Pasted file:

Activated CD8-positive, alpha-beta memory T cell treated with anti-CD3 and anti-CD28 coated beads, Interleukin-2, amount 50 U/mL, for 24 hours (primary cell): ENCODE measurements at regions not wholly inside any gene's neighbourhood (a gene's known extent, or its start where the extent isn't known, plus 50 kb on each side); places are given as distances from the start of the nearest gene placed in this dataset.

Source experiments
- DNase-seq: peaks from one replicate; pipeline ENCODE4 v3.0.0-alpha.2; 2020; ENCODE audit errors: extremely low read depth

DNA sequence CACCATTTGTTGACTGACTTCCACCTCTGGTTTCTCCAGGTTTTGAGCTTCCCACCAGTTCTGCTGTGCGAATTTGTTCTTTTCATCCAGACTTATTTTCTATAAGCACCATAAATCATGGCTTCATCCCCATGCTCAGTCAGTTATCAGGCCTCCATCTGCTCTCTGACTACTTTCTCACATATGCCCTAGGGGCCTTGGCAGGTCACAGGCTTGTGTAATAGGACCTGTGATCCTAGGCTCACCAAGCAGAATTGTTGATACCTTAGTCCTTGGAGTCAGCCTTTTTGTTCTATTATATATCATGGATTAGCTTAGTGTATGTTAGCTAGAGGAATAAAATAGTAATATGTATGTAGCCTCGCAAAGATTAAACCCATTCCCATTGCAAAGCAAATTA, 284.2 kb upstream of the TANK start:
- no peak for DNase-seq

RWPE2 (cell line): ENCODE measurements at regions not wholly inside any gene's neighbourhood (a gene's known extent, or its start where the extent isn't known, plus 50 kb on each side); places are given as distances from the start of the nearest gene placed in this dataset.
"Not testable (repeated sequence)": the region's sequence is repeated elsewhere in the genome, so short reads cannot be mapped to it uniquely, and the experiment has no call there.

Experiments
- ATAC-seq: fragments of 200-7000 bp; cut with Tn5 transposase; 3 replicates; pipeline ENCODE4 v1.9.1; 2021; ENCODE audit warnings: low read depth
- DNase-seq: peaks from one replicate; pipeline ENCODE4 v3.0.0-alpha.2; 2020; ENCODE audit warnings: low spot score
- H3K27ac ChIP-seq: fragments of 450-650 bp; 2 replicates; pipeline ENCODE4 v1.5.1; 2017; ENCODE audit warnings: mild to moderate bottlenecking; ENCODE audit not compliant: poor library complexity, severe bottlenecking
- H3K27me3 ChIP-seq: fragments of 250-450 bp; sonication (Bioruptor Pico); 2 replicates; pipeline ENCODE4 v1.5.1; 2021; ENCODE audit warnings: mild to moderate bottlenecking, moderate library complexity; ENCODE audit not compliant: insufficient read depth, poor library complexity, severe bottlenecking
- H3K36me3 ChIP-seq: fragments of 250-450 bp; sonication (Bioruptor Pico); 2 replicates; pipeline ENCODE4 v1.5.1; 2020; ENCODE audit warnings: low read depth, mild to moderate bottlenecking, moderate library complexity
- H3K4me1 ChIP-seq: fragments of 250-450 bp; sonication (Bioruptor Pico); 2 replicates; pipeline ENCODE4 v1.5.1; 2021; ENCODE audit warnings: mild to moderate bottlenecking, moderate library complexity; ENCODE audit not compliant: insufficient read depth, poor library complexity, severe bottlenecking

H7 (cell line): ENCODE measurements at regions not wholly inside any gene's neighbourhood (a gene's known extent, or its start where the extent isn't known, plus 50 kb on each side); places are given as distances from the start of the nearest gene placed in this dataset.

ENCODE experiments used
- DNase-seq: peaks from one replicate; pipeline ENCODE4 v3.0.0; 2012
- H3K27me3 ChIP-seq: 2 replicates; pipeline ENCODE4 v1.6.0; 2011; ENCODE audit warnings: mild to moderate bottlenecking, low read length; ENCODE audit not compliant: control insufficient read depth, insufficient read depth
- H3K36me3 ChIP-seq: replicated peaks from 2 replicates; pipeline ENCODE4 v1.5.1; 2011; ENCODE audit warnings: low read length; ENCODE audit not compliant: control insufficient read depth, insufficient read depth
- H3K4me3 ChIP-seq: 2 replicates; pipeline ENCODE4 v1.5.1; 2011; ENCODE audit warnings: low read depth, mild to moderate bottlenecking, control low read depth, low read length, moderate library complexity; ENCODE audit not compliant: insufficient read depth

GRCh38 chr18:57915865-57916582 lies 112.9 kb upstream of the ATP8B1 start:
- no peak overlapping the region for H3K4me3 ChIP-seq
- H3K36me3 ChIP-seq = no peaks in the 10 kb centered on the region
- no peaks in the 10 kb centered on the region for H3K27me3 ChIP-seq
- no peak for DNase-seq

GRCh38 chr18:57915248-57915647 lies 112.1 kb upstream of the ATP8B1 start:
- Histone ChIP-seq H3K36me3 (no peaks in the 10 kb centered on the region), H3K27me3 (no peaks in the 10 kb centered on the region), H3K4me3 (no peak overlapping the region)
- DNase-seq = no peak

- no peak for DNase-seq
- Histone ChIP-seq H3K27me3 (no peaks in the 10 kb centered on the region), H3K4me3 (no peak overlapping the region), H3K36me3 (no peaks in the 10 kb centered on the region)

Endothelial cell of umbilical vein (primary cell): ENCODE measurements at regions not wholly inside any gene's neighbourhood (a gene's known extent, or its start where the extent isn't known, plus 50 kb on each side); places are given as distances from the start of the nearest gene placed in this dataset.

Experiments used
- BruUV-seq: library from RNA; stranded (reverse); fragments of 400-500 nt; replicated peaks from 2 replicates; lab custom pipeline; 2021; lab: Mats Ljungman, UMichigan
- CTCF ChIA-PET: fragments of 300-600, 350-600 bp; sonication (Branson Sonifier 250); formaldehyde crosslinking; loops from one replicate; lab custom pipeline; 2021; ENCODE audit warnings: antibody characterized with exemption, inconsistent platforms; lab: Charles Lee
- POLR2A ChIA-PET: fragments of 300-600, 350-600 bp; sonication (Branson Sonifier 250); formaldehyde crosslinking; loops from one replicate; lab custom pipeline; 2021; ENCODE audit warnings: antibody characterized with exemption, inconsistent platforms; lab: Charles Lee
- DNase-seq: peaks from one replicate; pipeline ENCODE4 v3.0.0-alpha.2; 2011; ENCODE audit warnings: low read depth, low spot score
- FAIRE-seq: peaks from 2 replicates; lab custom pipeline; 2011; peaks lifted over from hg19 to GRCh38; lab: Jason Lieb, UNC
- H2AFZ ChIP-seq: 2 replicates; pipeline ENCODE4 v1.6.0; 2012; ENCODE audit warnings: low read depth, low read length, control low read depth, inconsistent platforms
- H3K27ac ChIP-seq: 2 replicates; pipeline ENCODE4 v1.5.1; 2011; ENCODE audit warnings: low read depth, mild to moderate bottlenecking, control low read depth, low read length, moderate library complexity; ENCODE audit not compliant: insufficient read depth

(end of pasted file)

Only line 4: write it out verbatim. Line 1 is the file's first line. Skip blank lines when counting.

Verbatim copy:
DNA sequence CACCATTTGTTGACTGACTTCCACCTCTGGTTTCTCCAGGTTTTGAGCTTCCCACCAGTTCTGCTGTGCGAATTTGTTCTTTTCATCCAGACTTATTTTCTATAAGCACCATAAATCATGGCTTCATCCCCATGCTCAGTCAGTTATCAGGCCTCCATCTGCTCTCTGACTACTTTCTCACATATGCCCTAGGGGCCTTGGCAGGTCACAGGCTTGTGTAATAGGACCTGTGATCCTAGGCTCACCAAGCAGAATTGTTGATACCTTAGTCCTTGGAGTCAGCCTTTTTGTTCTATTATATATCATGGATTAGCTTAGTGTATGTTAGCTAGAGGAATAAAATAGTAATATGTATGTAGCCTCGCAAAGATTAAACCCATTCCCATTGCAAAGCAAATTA, 284.2 kb upstream of the TANK start: